Monoamine oxidase inhibitors (MAOI) are a class of drugs that were originally developed for the treatment of depression but have since been expanded to be used in management of affective and neurological disorders, as well as stroke and aging-related neurocognitive changes. Ranging from irreversible to reversible and selective to non-selective, these drugs target the monoamine oxidase (MAO) enzyme and prevent the oxidative deamination of various monoamines and catecholamines such as serotonin and dopamine, respectively.1,2 The two isoenzymes of MAO that can be selectively or non-selectively targeted are MAO-A and MAO-B and offer unique therapeutic uses tailored to specific manifestations of affective disease. Specifically, MAO-A and non-selective MAOIs are used in the treatment of atypical depression as MAO-A uniquely functions to metabolize serotonin.2,3 In contrast, selective MAO-B inhibitors have been found to provide therapeutic benefit in the management of Parkinson’s disease.4–6

Despite the varied and diverse uses of MAOIs, there remains a discrepancy between the benefits offered by MAOI treatment and the actual clinical utilization of these drugs.7 The limited clinical use of MAOIs is a direct result of the associated significant adverse effects, specifically the cardiovascular “cheese effect” or hypertensive crisis. This adverse effect was often seen when MAOI were combined with increased intake of tyramine, typically seen at higher levels in various foods, but so named due to the presence of elevated tyramine in soft cheeses.1,8–10 Another concerning adverse reaction can be seen when irreversible MAOIs are combined with anti-depressant drugs, such as selective serotonin reuptake inhibitors (SSRIs) that increase serotonin to toxic levels, resulting in serotonin syndrome.6,11 Note, however, that these drug-drug interactions are not limited to anti-depressants and span a wide range of both prescribed and over-the-counter (OTC) medications manifesting as both serotonin syndrome and hypertensive crisis.5,10,12 Specifically, sympathomimetic agents such as epinephrine and OTC agents used for cough and cold symptoms can induce hypertensive crisis due to the associated surge in pressor amines.13,14

Recent advances in knowledge surrounding MAOIs and alternative delivery systems have provided an avenue in which the use of MAOIs has become safer. As previously mentioned, the development of both selective and reversible MAOIs allowed for the production of targeted therapeutics that could selectively target specific isoenzymes or minimize the risk for hypertensive crisis, as is the case with reversible MAOIs.1,7,9,15 The development of a transdermal mode of delivery also limited the risk for hypertensive crisis due to the minimal inhibition of MAO-A in the gastrointestinal and hepatic system.16,17 Regardless, patients still need to exercise caution when using these drugs and adhere to dietary restrictions and avoid certain prescription and OTC medications.18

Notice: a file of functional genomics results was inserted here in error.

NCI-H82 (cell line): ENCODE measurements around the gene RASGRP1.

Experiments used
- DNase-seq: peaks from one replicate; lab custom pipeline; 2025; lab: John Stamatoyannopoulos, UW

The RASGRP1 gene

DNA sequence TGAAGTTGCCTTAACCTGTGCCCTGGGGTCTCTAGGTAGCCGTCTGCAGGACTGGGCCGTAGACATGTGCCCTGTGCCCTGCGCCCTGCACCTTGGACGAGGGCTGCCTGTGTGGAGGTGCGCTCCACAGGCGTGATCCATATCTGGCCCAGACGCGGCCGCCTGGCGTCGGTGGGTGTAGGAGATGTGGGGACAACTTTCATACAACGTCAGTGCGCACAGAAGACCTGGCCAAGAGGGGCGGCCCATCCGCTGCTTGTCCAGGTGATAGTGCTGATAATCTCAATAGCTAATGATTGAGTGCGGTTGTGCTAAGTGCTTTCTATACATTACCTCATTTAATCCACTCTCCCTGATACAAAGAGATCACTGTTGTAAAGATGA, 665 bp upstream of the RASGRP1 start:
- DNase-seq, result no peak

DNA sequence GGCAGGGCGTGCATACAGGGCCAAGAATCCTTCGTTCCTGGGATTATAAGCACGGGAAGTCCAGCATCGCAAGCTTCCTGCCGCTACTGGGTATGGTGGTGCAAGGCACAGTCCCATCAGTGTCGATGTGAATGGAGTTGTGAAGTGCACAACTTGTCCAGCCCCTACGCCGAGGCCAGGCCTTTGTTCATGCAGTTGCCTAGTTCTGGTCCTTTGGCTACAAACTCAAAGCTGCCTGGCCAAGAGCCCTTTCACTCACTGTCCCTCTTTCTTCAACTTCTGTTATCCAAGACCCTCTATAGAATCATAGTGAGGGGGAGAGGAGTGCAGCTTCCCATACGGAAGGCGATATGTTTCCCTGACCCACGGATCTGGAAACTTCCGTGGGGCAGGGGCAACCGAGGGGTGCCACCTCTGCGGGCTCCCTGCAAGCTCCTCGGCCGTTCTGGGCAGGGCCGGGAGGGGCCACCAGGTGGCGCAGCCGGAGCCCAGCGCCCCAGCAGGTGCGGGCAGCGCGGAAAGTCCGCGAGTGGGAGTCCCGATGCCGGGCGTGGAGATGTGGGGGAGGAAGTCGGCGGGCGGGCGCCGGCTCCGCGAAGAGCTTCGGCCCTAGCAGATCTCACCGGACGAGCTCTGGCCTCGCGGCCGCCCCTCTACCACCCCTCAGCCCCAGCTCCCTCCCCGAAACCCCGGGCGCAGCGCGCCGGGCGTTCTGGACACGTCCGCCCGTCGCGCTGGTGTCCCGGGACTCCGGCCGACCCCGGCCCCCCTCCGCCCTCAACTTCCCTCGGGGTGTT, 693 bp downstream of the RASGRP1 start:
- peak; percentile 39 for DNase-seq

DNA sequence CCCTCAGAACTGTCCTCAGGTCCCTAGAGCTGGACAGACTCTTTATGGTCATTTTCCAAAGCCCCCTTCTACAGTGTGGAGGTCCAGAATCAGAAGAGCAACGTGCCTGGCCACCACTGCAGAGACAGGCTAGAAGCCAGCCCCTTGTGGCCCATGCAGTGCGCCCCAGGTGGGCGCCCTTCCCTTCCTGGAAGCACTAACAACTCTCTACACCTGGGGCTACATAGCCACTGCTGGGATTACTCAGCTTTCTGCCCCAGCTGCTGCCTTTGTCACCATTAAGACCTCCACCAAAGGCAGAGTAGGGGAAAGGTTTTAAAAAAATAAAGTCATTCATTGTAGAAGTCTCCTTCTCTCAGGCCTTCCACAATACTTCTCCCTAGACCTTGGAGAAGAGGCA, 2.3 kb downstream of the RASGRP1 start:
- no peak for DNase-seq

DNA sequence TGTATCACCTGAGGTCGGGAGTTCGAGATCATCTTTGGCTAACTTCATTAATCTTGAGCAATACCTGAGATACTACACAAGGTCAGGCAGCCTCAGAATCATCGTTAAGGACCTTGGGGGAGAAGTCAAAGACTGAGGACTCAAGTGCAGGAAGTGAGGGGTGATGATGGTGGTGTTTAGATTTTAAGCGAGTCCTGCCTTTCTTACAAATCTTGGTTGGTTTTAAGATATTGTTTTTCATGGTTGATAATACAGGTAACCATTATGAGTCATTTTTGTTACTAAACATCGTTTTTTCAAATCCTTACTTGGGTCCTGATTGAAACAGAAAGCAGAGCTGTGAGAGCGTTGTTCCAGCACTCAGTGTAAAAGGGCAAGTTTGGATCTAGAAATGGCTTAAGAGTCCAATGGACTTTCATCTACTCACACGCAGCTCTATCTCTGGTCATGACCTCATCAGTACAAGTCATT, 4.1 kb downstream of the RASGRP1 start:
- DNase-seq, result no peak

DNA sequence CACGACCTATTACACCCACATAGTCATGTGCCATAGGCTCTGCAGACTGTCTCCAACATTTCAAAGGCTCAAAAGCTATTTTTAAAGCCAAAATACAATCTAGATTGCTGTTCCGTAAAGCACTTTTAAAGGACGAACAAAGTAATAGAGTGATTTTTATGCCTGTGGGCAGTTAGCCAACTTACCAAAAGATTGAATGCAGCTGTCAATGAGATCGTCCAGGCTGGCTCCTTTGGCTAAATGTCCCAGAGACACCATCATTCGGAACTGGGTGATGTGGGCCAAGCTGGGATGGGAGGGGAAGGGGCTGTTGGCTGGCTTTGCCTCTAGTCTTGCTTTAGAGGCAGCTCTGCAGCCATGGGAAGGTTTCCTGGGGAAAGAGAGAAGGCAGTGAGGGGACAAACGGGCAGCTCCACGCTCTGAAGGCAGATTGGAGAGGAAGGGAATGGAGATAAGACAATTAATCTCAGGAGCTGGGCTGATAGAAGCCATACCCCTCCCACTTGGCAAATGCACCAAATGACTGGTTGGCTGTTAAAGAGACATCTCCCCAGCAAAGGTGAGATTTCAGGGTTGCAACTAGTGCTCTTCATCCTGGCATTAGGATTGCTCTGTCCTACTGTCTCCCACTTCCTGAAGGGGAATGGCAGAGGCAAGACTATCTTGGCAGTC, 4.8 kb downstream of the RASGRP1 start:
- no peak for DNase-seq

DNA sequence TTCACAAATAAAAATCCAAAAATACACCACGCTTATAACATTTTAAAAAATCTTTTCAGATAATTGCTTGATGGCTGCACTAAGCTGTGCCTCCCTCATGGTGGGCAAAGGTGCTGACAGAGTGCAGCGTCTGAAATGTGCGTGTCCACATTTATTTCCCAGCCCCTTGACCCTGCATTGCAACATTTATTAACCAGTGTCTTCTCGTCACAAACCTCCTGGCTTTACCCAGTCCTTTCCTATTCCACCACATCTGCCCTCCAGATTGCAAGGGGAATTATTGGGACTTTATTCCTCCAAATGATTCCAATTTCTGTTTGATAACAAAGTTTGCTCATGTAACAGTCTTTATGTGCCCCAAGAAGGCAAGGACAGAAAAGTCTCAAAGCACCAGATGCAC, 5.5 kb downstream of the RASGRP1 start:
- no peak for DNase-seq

Monoamine Oxydase Inhibitors Mechanism of Action

The primary mechanism of MAOIs is through the inhibition of the enzyme monoamine oxidase (MAO) by binding to the enzymes active site. MAO plays a key role in the degradation process for various monoamines released by neurons and glia cells, including dopamine, serotonin, and norepinephrine.19,20 There are two MAO isoforms that are primary therapeutic targets MAO-A and MAO-B. The inhibitory binding site of both MOA-A and B are identical, the key difference lies in the recognition sites near their active sites. The MAO-B recognition site is smaller than that of MAO-A. This difference permits specific isoform targeting. Therefore, MAOIs can be classified based on whether they are selective or nonselective MAO-A/MAO-B inhibitors and if their effect is reversible or irreversible.13 This allows for a wider range of therapeutic usage. Examples of nonselective and selective MAOIs include phenelzine, a nonselective MAO inhibitor, and selegiline, a selective MAO-B inhibitor. Given that MAO-A is intraneuronal with substrates of noradrenaline (NA) and serotonin (5-HT), it has generally been targeted in the treatment of depressive illnesses. However, MAO-A has also shown therapeutic potential in the treatment of narcolepsy, panic attacks, and bulimia. MAO-B has substrates of dopamine and tyramine; therefore, inhibition leads to increased levels of dopamine, which has often been used in the treatment of Parkinson’s disease. It is important to note that, type A and type B MAO are not unequivocally selective in their activities, therefore at higher inhibitor concentrations the classifications between the two break down.1,6,21

Monoamine Oxidase Inhibitor Uses